The Shar pei is a breed of dog which originates from Southern China, its best known for its deep wrinkles and its dark blue tongue. The name shar pei translates into English as ‘sandy skin’, which refers to the short rough texture of the breeds coat.


The shar pei is thought to come from the Guangdong province of China, the Guangdong province was a popular trading place during the Han dynasty, so it is unclear if the Shar pei was brought to China or if it was originally bred there. The original Shar pei from China, may have looked very different to the breed now popular in the west.

Bred for hunting, the Sharp pei’s loose skin and prickly coat were originally developed to fend off wild boar. Later the breed was used for dog fighting, the Sharp pei’s skin made it difficult for an opponent to grab and hold on, if they did manage it the Shar pei would still have room to maneuvre and bite back. A Sharp pei can actually twist in its skin and face its opponent, giving it the opportunity to bite back.

During the Communist revolution the Shar pei population dwindled dramatically, on the verge of extinction, the dogs were rescued by a Hong Kong businessman named Matgo Law, who appealed to Americans through a dog magazine to save the breed. In 1973 around two hundred Shar pei’s were smuggled into America, the current Shar pei population stems mainly from these original two hundred.


Small and triangular ears and a cylindrical body shape give the Shar pei its unique look. For show the tail is thick, round at the base, tapering to a point. Shar pei puppies are usually more wrinkly as puppies, although occasionally adults can be wrinklier than their puppy selves, Shar pei’s should have wrinkles on the face, a few on the shoulders and at the base of the tail. The male Sharp pei should weigh between 35 and 65lb, (16 to 29kg), the female 40 to 55 lb (18 to 25kg), and they should stand 18 to 22in (46 to 56cm) at the withers.


The shar pei resembles the Chow Chow in its pigmentation, as they have been cross-bred before, probably giving the Shar pei its dark blue tongue. There are a number of recognised colours in the American Kennel club standard, these include, black, brown, blue, red, fawn, cream, and various sables. The coat must be solid in colour, and any Shar pei with a ‘flower coat’ ( white with either black or blue patches), is automatically disqualified.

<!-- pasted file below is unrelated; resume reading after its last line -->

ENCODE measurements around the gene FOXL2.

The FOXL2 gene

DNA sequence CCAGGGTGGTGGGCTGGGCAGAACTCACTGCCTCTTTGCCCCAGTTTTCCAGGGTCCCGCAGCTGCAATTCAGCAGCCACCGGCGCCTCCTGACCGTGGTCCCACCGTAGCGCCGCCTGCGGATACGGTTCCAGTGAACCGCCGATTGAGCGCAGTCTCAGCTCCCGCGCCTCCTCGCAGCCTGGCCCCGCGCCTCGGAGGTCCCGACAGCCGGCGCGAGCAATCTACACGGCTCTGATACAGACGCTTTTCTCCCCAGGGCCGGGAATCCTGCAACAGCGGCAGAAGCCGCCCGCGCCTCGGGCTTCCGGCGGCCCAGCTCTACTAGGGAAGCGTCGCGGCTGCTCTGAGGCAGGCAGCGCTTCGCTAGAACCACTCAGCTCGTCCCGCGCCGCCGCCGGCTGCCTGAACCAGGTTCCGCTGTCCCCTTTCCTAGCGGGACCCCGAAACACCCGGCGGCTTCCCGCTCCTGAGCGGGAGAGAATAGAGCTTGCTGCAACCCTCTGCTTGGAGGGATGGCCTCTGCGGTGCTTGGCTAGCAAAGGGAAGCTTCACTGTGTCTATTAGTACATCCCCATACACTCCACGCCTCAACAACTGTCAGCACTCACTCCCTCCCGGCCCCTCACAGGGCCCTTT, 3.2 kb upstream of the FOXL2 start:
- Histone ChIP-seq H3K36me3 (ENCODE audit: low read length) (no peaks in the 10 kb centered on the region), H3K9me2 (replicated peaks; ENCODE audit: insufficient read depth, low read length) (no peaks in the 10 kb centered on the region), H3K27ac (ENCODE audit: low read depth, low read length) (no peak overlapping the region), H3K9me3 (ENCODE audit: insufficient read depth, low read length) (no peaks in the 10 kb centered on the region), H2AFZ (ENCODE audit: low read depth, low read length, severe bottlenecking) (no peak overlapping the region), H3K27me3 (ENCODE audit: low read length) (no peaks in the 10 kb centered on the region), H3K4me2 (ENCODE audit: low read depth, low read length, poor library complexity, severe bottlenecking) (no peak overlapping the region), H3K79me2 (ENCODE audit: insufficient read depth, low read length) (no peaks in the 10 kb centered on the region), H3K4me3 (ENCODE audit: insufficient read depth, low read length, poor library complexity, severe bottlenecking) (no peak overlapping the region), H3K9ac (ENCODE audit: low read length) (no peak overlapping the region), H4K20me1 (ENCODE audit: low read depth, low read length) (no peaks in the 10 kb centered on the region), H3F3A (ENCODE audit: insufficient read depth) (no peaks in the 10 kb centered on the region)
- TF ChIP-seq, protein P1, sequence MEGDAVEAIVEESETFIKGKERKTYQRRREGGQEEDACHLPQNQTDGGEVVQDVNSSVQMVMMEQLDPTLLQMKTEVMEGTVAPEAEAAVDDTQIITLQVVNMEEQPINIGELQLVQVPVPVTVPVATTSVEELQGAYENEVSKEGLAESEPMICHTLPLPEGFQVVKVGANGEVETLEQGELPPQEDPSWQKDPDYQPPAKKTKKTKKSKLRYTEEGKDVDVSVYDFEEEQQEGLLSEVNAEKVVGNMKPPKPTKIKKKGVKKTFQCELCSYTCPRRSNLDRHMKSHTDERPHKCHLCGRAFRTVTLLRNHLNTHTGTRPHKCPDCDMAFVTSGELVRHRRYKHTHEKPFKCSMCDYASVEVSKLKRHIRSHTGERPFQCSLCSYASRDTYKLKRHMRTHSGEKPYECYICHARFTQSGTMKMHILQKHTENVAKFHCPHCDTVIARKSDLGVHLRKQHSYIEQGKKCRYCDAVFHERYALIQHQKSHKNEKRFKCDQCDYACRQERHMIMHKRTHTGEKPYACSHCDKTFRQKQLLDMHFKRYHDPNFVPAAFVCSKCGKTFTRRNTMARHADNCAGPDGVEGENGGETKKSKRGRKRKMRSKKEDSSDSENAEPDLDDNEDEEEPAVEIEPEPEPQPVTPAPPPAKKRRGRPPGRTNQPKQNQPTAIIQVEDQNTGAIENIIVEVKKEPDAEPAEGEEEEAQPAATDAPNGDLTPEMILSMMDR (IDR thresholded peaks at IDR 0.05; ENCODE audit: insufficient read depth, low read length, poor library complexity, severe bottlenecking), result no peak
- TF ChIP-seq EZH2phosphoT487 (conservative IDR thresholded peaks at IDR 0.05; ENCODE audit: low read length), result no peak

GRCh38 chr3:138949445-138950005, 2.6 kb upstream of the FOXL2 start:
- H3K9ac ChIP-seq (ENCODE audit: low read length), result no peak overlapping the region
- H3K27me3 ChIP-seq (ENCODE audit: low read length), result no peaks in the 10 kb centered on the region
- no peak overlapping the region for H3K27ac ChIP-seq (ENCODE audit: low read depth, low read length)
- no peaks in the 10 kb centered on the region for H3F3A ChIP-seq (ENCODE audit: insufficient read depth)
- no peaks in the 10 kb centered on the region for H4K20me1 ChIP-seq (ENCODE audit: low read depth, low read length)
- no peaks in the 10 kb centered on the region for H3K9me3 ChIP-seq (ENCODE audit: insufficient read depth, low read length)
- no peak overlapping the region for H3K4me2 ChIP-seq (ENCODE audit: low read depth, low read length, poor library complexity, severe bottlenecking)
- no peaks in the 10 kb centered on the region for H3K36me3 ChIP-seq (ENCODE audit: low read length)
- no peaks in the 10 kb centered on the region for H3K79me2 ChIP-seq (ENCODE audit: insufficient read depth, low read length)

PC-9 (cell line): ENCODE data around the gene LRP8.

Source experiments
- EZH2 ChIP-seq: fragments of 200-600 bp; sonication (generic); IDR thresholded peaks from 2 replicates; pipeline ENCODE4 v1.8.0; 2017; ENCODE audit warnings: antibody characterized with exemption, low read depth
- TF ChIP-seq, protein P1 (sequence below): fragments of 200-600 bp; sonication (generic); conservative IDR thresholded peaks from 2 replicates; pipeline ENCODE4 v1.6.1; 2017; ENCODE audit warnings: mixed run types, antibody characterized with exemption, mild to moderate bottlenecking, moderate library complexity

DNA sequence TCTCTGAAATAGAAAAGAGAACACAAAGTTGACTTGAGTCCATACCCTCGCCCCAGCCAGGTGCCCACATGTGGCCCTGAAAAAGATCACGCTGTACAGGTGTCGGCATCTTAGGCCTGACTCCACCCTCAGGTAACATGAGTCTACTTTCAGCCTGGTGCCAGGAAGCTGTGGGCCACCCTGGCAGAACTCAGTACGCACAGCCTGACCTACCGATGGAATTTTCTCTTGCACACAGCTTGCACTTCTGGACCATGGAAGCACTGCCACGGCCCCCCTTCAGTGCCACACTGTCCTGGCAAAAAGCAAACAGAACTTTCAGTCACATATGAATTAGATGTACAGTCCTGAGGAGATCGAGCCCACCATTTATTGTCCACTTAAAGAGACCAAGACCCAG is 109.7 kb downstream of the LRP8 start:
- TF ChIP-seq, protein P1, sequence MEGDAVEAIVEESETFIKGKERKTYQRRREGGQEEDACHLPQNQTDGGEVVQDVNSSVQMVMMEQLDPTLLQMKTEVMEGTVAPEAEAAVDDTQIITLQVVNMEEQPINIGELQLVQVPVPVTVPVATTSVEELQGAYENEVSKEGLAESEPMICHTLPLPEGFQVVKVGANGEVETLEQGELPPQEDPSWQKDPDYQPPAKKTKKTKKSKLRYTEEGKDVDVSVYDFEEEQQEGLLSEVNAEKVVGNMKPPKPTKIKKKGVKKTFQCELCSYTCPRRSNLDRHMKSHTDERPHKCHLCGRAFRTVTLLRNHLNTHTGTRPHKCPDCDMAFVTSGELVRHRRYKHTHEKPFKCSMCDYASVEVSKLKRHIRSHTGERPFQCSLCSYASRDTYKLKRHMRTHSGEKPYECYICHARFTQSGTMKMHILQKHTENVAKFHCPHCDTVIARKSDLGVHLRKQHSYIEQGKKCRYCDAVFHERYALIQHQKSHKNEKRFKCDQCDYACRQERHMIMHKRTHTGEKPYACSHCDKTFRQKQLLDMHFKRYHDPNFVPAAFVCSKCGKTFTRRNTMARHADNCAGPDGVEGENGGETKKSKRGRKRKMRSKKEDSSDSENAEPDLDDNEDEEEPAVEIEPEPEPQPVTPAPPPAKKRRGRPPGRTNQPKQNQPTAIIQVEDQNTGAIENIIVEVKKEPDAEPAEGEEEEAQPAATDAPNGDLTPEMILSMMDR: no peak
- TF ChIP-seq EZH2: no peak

The breed suffered from rushed or inexperienced breeding due to its popularity in America in the 1970s. This resulted in a dramatically different look for the Shar pei ( most distinguishing features, including wrinkles and rounded snout were greatly exaggerated) and also a number of health problems. The American breed club states that very few Shar pei make it to ten years old, and it has a longevity program, that records those dogs that live for ten years or more.

Compared to other breeds, Shar pei have an increased risk of developing skin diseases, such as Atopic dermatitus (a chronic allergic skin disease) and Demodicosis, which happens when Demodex canis mites proliferate and cause skin irritation.

Another common problem is a painful eye disease called ‘Entropion’ in which the eyelashes curl inwards, irritating the eye, if untreated it can cause blindness, this condition can be fixed by surgery. The Shar pei are also prone to chronic yeast problems in its ears, this is due to the inner ear having a wrinkled appearance, making cleaning very difficult.


Most Shar pei puppies need early socialisation with children, strangers and other animals. The Shar pei can often be suspicious of strangers, which goes back to its early days as palace guards in China, given time and proper introduction, most Shar pei can be amendable to accepting strangers.

Very independent and reserved, the Shar pei is also loyal, devoted and affectionate. Shar pei do not like to be alone, preferring instead to be close to their owners, often lying nearby in the same room.

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michael simpson

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